Since 2005, we have assisted and empowered human trafficking victims, survivors, and at-risk persons like JasminOur vision is a world without the trauma Jasmin experienced, with zero tolerance for the buying and selling of human life. We fight so that all may live free. 

UAHT began as a small volunteer coalition in Houston that formed in response to the area’s dire trafficking problem: major highways, thriving trade, proximity to a major border, and a booming sex industry all contribute to the Greater Houston Area’s hotbed of human trafficking.

Today, UAHT is a leader in the Greater Houston Area’s anti-trafficking movement, unifying organizations across the region to develop a strategic approach to ending exploitation for the purposes of sex AND labor.

We collaborate extensively with the Houston Mayor’s Officethe Houston Police Department, the U.S. Attorney’s Office, the FBI, and other governmental and nongovernmental entities to ensure trafficked persons are treated with the respect and autonomy they deserve.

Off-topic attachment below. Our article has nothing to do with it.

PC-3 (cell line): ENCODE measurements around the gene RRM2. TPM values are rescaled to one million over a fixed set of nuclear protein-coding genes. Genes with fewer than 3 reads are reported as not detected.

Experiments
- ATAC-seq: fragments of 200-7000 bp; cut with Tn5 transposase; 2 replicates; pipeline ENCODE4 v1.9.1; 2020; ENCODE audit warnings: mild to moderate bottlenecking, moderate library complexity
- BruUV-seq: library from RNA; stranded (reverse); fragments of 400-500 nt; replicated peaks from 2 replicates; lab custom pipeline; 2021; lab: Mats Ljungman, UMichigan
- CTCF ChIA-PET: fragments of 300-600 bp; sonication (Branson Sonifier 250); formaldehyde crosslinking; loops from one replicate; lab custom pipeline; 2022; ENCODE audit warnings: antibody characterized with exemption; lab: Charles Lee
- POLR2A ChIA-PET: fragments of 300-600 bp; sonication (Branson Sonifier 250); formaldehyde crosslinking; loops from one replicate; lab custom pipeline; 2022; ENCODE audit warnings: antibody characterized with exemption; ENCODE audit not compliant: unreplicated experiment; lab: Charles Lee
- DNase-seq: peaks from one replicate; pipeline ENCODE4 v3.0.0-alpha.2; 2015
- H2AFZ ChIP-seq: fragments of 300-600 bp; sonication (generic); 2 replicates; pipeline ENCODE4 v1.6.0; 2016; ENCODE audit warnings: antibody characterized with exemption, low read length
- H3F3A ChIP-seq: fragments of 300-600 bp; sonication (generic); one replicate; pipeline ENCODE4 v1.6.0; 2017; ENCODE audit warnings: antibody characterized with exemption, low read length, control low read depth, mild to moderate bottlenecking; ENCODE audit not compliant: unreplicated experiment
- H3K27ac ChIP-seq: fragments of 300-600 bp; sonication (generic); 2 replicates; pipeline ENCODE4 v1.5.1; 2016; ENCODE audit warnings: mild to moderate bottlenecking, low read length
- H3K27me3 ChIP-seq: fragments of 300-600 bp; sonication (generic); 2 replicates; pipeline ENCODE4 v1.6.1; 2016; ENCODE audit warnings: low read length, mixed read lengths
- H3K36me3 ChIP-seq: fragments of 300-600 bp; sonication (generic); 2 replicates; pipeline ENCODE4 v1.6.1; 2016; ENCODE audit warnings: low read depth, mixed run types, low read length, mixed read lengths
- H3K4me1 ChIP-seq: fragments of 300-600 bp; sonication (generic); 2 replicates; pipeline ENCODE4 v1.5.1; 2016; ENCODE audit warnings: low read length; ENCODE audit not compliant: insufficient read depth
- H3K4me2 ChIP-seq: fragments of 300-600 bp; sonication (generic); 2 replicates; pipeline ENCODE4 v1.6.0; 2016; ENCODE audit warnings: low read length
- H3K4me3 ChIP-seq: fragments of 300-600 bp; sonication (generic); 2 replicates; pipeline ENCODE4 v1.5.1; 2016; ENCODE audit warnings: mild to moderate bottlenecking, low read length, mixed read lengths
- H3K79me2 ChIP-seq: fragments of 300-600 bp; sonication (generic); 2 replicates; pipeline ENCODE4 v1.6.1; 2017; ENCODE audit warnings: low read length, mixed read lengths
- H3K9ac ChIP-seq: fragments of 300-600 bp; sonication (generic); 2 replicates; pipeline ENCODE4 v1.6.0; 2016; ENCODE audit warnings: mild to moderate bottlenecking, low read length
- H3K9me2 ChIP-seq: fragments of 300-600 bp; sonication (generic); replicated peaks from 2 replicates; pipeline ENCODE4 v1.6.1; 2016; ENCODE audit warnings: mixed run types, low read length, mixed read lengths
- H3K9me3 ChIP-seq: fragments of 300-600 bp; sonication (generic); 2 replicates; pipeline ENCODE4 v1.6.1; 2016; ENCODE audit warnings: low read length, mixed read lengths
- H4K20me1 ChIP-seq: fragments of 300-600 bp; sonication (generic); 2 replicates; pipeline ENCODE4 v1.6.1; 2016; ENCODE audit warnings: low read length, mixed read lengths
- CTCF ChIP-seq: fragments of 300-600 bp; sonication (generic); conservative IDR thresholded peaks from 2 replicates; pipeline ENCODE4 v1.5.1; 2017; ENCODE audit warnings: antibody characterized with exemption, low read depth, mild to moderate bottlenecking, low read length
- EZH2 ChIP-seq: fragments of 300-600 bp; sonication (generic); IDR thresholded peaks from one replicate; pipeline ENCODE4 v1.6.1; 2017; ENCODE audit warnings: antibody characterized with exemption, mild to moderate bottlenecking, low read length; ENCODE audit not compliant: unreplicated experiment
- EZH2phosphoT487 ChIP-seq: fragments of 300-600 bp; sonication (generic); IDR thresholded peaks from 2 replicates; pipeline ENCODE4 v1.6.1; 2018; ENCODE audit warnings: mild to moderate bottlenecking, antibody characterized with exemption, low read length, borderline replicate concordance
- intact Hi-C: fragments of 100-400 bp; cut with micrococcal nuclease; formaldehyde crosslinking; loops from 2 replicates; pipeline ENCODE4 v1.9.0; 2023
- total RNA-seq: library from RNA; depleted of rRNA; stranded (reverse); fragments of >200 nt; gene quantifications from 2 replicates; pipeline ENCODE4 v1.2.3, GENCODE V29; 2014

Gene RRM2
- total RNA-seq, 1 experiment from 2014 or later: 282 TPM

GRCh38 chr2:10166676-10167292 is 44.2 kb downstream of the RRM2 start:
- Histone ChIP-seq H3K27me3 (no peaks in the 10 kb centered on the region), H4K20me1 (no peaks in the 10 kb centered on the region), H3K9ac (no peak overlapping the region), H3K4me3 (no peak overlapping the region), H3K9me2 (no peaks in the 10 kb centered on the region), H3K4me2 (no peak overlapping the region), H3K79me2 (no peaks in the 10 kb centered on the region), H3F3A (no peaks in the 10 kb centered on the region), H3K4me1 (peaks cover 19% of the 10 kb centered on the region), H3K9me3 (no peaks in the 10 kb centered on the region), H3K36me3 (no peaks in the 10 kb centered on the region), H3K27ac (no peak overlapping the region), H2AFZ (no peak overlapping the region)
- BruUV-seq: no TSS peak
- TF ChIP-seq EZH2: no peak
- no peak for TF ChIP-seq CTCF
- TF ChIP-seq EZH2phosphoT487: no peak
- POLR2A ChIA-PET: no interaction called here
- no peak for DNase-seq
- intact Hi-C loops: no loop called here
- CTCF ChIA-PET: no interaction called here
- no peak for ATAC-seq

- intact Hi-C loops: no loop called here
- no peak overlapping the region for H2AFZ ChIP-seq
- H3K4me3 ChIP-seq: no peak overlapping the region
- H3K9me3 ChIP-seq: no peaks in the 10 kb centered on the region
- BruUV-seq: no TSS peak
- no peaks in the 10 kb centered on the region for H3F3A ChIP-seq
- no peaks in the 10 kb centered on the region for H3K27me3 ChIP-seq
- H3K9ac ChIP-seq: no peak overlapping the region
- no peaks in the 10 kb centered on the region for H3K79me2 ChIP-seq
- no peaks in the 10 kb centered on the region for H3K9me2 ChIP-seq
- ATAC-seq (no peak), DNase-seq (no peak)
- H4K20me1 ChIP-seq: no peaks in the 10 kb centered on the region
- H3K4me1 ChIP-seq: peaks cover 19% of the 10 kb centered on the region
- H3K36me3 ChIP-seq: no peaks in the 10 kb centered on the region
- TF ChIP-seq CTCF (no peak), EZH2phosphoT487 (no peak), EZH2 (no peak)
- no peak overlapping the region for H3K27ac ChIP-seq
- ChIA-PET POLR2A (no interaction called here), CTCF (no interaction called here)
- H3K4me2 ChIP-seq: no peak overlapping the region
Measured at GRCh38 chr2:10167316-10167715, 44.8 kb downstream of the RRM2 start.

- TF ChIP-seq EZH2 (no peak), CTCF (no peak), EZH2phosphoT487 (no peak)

Our goal at UAHT is to find and fill service gaps in our region. Trafficking victims are all too often hidden in plain sight due to stigma, ignorance, and fear. They often belong to marginalized groups such as the homeless, immigrants/refugees, LGBTQ+, the substance-dependent, the mentally ill, and survivors of domestic/sexual violence, who already face enormous struggles.

We go out into the community to identify these forgotten victims, help in any way we can, and equip them with the tools they need to break free when they’re ready. 

Trafficking victims are often hidden in plain sight due to stigma, ignorance, and fear

How We Fight for Freedom